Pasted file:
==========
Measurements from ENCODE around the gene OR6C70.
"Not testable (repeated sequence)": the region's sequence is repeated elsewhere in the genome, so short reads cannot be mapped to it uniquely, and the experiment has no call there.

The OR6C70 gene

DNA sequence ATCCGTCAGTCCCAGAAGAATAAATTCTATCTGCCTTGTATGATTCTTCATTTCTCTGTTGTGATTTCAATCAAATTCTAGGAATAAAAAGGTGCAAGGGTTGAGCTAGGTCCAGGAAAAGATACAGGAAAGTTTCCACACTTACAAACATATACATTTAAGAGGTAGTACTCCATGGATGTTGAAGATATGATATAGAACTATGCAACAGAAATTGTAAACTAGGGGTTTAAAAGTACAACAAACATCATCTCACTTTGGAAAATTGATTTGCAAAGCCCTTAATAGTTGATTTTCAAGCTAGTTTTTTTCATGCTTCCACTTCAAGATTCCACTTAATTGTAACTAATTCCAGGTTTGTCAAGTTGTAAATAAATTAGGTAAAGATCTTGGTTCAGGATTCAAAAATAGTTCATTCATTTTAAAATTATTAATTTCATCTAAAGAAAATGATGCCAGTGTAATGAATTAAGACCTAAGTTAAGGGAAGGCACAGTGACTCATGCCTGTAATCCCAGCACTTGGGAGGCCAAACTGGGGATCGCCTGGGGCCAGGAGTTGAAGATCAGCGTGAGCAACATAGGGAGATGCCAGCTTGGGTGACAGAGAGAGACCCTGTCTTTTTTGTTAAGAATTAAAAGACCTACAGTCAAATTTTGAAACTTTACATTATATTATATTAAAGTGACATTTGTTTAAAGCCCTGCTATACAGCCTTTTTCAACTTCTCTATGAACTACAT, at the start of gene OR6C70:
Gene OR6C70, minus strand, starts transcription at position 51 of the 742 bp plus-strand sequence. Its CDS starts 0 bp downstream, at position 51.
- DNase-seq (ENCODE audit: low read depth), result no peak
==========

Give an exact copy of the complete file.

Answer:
Measurements from ENCODE around the gene OR6C70.
"Not testable (repeated sequence)": the region's sequence is repeated elsewhere in the genome, so short reads cannot be mapped to it uniquely, and the experiment has no call there.

The OR6C70 gene

DNA sequence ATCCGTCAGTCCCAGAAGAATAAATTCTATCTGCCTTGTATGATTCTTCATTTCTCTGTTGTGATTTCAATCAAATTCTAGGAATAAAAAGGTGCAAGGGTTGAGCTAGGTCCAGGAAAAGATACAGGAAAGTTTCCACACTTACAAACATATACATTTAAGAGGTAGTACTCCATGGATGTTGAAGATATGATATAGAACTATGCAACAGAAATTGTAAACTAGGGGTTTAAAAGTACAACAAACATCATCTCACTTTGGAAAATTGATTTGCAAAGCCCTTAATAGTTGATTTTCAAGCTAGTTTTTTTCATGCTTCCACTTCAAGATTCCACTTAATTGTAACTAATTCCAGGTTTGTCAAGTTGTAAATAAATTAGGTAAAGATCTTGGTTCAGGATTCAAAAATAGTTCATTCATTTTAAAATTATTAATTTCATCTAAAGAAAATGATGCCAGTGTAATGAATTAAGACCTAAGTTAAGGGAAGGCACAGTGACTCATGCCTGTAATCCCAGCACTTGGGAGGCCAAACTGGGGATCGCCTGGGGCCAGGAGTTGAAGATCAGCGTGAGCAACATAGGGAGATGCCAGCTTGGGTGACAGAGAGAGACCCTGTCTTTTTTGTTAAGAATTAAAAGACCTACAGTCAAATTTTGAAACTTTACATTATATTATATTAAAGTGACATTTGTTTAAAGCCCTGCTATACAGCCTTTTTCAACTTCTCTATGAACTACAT, at the start of gene OR6C70:
Gene OR6C70, minus strand, starts transcription at position 51 of the 742 bp plus-strand sequence. Its CDS starts 0 bp downstream, at position 51.
- DNase-seq (ENCODE audit: low read depth), result no peak